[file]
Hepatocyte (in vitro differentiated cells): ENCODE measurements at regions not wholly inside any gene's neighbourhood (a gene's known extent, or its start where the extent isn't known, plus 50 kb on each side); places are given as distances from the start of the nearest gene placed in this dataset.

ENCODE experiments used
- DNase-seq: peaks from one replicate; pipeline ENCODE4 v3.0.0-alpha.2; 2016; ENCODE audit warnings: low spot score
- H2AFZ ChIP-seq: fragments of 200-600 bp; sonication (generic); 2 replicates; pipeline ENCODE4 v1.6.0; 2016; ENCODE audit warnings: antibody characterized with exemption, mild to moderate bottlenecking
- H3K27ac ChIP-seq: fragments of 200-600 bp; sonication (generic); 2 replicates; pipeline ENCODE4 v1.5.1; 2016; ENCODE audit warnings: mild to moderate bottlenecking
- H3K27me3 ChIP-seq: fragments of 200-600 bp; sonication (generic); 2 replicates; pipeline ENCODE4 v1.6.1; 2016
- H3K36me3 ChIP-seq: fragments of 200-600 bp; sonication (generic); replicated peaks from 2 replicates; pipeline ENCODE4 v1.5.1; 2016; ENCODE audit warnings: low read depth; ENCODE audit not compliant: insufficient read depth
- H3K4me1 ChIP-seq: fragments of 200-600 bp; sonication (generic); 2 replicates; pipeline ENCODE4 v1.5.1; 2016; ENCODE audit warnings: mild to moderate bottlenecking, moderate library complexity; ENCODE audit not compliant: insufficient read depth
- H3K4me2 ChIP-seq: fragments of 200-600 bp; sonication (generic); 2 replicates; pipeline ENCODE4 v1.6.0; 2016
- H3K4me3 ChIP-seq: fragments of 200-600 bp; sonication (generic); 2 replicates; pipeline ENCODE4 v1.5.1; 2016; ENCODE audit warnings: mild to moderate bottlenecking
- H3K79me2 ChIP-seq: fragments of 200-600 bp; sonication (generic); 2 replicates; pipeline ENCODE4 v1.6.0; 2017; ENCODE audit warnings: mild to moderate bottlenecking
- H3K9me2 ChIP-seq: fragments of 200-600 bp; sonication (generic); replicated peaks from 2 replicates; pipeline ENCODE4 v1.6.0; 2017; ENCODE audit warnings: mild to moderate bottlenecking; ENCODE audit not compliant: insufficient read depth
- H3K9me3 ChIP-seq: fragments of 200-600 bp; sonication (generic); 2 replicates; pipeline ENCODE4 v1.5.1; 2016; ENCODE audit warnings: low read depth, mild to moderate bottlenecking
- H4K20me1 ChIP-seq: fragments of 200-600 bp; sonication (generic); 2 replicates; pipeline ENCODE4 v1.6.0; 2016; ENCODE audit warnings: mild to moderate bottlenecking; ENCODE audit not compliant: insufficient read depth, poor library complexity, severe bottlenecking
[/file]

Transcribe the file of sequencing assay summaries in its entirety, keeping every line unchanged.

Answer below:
Hepatocyte (in vitro differentiated cells): ENCODE measurements at regions not wholly inside any gene's neighbourhood (a gene's known extent, or its start where the extent isn't known, plus 50 kb on each side); places are given as distances from the start of the nearest gene placed in this dataset.

ENCODE experiments used
- DNase-seq: peaks from one replicate; pipeline ENCODE4 v3.0.0-alpha.2; 2016; ENCODE audit warnings: low spot score
- H2AFZ ChIP-seq: fragments of 200-600 bp; sonication (generic); 2 replicates; pipeline ENCODE4 v1.6.0; 2016; ENCODE audit warnings: antibody characterized with exemption, mild to moderate bottlenecking
- H3K27ac ChIP-seq: fragments of 200-600 bp; sonication (generic); 2 replicates; pipeline ENCODE4 v1.5.1; 2016; ENCODE audit warnings: mild to moderate bottlenecking
- H3K27me3 ChIP-seq: fragments of 200-600 bp; sonication (generic); 2 replicates; pipeline ENCODE4 v1.6.1; 2016
- H3K36me3 ChIP-seq: fragments of 200-600 bp; sonication (generic); replicated peaks from 2 replicates; pipeline ENCODE4 v1.5.1; 2016; ENCODE audit warnings: low read depth; ENCODE audit not compliant: insufficient read depth
- H3K4me1 ChIP-seq: fragments of 200-600 bp; sonication (generic); 2 replicates; pipeline ENCODE4 v1.5.1; 2016; ENCODE audit warnings: mild to moderate bottlenecking, moderate library complexity; ENCODE audit not compliant: insufficient read depth
- H3K4me2 ChIP-seq: fragments of 200-600 bp; sonication (generic); 2 replicates; pipeline ENCODE4 v1.6.0; 2016
- H3K4me3 ChIP-seq: fragments of 200-600 bp; sonication (generic); 2 replicates; pipeline ENCODE4 v1.5.1; 2016; ENCODE audit warnings: mild to moderate bottlenecking
- H3K79me2 ChIP-seq: fragments of 200-600 bp; sonication (generic); 2 replicates; pipeline ENCODE4 v1.6.0; 2017; ENCODE audit warnings: mild to moderate bottlenecking
- H3K9me2 ChIP-seq: fragments of 200-600 bp; sonication (generic); replicated peaks from 2 replicates; pipeline ENCODE4 v1.6.0; 2017; ENCODE audit warnings: mild to moderate bottlenecking; ENCODE audit not compliant: insufficient read depth
- H3K9me3 ChIP-seq: fragments of 200-600 bp; sonication (generic); 2 replicates; pipeline ENCODE4 v1.5.1; 2016; ENCODE audit warnings: low read depth, mild to moderate bottlenecking
- H4K20me1 ChIP-seq: fragments of 200-600 bp; sonication (generic); 2 replicates; pipeline ENCODE4 v1.6.0; 2016; ENCODE audit warnings: mild to moderate bottlenecking; ENCODE audit not compliant: insufficient read depth, poor library complexity, severe bottlenecking